Medicare provides vital prescription drug coverage. But understanding how you’ll pay, how much you’ll pay, and how you’ll receive your benefits is tricky. It gets very complicated, very quickly.

To make it easier to grasp, let’s break up Part D coverage into four different phases.

How Part D Works

Part D is an optional plan to add to your Original Medicare plan or may be included in your Medicare Advantage plan. Every time you need a prescription while on a plan, expect three things:

  1. Your premium: This is a monthly payment you must keep up with to keep your coverage active. The exact amount will vary plan-to-plan and maybe next to nothing depending on the plan. It is not included in the 4 phases of Part D coverage.
  2. Your deductible: Described in detail in the following section.
  3. Your copayment/coinsurance: These are “cost-sharing” fees, in which Medicare pays a portion of the costs, then you pay your share. It is relative to the drug itself but varies anywhere from $1 to 30% of the total cost.

Phase 1: The Deductible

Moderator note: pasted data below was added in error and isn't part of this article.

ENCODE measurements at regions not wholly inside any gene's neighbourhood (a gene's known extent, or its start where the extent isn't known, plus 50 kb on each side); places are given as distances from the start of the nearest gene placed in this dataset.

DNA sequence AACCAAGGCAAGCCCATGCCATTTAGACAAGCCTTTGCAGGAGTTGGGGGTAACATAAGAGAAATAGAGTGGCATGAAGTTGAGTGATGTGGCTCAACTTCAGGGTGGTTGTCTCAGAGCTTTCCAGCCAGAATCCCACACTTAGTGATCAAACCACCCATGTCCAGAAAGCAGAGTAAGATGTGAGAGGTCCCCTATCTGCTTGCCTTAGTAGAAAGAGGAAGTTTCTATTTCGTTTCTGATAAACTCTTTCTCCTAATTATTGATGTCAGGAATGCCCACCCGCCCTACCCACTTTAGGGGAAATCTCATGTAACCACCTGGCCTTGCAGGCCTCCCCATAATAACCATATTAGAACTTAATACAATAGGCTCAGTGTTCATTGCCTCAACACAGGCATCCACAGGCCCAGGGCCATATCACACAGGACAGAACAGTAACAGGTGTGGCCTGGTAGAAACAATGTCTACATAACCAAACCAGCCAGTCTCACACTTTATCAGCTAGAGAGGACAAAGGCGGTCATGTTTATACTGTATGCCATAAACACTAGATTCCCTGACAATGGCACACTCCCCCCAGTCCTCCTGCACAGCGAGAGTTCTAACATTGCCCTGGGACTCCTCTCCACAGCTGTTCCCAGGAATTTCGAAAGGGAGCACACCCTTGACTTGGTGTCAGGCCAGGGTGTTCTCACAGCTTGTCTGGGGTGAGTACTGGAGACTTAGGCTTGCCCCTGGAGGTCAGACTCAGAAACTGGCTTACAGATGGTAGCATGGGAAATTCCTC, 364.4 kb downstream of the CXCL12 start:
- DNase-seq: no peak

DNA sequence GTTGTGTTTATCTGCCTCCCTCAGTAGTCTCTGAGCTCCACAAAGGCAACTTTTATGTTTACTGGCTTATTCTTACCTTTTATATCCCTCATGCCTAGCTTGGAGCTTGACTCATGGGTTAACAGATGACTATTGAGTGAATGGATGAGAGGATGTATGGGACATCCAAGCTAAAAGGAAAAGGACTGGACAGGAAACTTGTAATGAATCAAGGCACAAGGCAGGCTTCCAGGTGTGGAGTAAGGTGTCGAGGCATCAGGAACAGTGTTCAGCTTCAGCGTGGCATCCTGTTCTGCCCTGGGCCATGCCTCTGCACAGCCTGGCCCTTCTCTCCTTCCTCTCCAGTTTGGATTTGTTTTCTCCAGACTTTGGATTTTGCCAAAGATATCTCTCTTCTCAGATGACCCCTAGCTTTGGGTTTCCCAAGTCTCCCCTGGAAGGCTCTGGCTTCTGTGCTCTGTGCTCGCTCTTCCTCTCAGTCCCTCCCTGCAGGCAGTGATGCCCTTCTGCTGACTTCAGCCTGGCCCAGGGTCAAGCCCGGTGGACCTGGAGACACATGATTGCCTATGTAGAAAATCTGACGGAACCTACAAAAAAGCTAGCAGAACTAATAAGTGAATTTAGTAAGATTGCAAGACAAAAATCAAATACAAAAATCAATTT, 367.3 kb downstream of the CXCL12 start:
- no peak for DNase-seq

The first phase of Part D is your deductible. This is a yearly fee you must pay before receiving coverage within a benefit period (i.e., 12 months). You must make this payment before you receive any Part D benefits for that year.

Phase 2: Your Planned Coverage

Planned coverage is the second phase of Part D. While many refer to it as initial coverage, planned coverage is a more accurate name. Because this is the set amount of costs you agree to cost-share, it is the coverage you “plan” to pay for. Cost-sharing, described above, is a small fee, i.e., your agreed portion of the drug price.

Phase 3: The “Donut Hole”

What happens, however, when you reach the planned coverage limit? You then enter the Part D “donut hole,” or phase 3, the coverage gap. For most plans, you hit this limit of around $4,130 spent by both you and the plan collectively on prescriptions. During this gap, you are responsible for 25% of the cost of your drugs.

Phase 4: Catastrophic Coverage

How do you exit the gap? Typically, when around $6,550 is collectively spent (not including premiums) by both you and the plan. You will then enter the final 4th phase of Part D, known as catastrophic coverage. During this phase, you’ll pay significantly less than any of the previous phases–typically only about 5% of the total cost of a drug, and continue to do so till the benefit period ends at the end of that year.

Get Insight into Your Medicare with Game Changing Benefits

Our focus is you–we do what it takes for our customers to understand their coverage and get the protection they need to feel secure. To learn more about Medicare Part D, call Game Changing Benefits at 972-331-1060​.